Google will gain access to health information of millions of American patients

Project ‘Nightingale’, an agreement between Google and Ascension – the second largest health care system in the United States, reportedly allows Google to analyse detailed personal-health information of tens of millions of US patients. While formally it may be legal, there are many concerns regarding potential privacy issues.

What is the Nightingale project about

Ascension state that Google’s analysis could help clinicians predict patients’ needs and treat them accordingly. The advantages of unleashing Google’s huge computing power on medical data would make applications faster; data more accessible to doctors; and new channels could be opened that might in time find cures to certain conditions.

Project Nightingale is understood to be by far the largest data transfer of its kind so far in the healthcare field. By the time the transfer is completed next March, it will have passed the personal data of 50 million or more patients in 21 states to Google, with 10 million or so files having already been moved across – with no warning given to patients or doctors.

Data privacy concerns

Even if the uses of data aren’t illegal, as the companies claim, they cause major concerns. The whistleblower who leaked information about the deal was concerned that it was violating patient’s rights to informed consent and privacy. The data is supposed to be transferred with full personal details including name and medical history and can be accessed by Google staff. Unlike other similar efforts it has not been made anonymous though a process of removing personal information known as de-identification.

The use of health data in the United States is governed by a complicated patchwork of privacy regulations that isn’t often clear to patients. It is neither required nor is it a common practice for health care providers to obtain explicit and separate consent from patients to share data with non-health care contractors in the US. Most such agreements allow the contractor to use identifiable data only to aid the health care system’s internal operations. But many allow contractors to use anonymous data for their own purposes.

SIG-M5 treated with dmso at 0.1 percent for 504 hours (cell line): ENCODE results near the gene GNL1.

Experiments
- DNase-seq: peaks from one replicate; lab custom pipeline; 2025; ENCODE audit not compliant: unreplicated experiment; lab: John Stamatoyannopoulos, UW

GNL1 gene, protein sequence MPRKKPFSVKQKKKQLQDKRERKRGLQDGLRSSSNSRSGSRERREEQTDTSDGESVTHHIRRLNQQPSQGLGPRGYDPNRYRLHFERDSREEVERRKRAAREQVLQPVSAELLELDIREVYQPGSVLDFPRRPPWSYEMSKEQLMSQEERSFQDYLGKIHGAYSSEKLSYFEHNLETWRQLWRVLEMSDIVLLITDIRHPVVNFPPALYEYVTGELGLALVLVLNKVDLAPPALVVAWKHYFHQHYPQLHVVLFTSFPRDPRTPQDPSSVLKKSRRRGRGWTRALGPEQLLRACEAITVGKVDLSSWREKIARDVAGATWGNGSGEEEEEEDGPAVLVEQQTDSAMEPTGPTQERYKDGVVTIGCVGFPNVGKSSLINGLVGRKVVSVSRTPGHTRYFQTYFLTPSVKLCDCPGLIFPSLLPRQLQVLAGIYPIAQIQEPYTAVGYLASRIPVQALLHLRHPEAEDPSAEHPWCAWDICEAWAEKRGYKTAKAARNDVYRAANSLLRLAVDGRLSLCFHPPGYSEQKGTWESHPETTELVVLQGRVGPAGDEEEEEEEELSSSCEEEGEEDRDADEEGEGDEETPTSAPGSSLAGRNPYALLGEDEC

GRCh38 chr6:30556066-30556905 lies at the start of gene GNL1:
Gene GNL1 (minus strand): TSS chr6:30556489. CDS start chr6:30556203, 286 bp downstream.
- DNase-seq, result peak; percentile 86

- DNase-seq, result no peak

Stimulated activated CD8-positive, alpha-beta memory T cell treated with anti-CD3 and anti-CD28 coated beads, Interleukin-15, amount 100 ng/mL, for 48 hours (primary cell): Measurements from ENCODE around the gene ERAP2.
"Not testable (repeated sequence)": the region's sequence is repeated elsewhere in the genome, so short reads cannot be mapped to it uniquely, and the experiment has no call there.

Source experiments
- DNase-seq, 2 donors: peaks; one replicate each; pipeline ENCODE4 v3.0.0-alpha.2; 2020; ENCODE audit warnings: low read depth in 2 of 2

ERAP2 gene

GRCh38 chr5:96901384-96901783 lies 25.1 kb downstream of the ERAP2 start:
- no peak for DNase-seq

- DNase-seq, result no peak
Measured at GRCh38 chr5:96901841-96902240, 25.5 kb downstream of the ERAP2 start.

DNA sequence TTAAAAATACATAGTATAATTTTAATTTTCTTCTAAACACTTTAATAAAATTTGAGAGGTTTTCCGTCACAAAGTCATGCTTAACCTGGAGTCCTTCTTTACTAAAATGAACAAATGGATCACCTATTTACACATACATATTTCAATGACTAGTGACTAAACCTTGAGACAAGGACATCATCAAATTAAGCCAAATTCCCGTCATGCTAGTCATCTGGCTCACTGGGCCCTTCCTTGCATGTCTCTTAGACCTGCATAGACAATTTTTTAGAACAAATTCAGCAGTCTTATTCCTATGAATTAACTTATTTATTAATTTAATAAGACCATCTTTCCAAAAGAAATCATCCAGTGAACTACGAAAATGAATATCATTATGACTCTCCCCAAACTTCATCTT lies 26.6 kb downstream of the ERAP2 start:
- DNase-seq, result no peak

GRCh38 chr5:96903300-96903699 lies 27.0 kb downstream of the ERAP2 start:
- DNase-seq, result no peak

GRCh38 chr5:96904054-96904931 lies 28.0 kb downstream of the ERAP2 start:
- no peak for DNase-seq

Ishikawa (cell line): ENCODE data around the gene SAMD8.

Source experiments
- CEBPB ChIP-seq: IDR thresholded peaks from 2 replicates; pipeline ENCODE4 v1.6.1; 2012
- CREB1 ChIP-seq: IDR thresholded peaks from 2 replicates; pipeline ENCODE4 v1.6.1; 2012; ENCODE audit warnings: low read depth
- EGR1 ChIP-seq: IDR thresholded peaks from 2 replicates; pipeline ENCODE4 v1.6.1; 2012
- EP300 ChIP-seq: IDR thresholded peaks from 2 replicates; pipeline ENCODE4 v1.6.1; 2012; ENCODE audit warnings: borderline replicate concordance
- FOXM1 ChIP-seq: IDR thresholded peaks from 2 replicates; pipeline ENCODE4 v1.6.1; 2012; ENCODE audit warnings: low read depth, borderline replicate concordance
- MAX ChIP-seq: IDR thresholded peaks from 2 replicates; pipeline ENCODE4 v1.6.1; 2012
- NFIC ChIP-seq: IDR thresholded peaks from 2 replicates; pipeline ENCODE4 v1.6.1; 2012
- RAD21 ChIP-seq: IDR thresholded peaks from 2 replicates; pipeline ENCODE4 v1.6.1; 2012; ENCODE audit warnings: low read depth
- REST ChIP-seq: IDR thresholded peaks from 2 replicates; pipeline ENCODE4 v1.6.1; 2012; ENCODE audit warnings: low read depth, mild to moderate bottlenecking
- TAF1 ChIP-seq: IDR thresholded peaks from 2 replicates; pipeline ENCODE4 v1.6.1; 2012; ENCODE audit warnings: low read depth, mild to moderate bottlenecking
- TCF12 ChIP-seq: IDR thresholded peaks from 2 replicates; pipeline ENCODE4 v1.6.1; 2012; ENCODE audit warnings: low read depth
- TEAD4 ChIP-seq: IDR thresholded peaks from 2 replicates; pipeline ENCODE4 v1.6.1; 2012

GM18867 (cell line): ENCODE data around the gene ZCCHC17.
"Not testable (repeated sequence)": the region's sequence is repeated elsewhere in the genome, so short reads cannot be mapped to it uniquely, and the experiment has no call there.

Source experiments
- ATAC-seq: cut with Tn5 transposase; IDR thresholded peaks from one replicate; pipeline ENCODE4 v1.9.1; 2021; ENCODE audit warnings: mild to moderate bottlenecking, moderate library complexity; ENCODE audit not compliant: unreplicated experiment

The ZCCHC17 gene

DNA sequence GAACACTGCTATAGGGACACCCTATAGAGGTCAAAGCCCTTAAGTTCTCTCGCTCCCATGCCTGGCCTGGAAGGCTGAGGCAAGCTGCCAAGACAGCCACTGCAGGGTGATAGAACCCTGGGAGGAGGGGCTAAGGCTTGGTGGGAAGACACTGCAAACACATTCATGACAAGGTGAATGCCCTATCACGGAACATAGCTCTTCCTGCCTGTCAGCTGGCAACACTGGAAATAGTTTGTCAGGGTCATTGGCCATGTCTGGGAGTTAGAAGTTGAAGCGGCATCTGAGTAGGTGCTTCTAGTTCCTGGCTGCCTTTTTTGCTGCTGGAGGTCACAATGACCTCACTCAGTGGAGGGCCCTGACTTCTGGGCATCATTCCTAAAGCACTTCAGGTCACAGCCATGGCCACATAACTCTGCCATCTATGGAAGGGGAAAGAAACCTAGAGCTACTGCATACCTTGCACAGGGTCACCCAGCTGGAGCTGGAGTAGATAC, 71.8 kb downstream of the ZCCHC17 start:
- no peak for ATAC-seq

Google was not clear about the details of their agreement. Some people expressed serious concerns about the way patients’ personal health information will be used by Google to build new artificial intelligence and other tools. There are worries that in future Google might be able to sell or share the data with third parties, or create patient profiles against which they can advertise healthcare products.

Google agreements in healthcare area

This partnership isn’t the only one that raises privacy concerns. The Google/Ascension deal appears to be similar to many other business associate agreements that allow health system to share data with contractors that support their internal operations.

This is not the first time that Google has ended up in hot water over its efforts to become the dominant player in healthcare data and analytics. In 2017, the transfer of 1.6m patient records at the Royal Free hospital in London to the company’s artificial intelligence arm DeepMind Health was found to have an “inappropriate legal basis” by the UK’s watchdog on data.

The ambition of Google’s parent company Alphabet is to develop new AI tools that can help predict health patterns and improve treatment. Google recently announced plans to buy Fitbit for $2.1bn, aiming to enter the wearables market and invest in digital health.

Following the outbreak of the story in media, a federal inquiry has been launched into whether required data protections have been fully followed.

Video explaining the practice of using electronic health records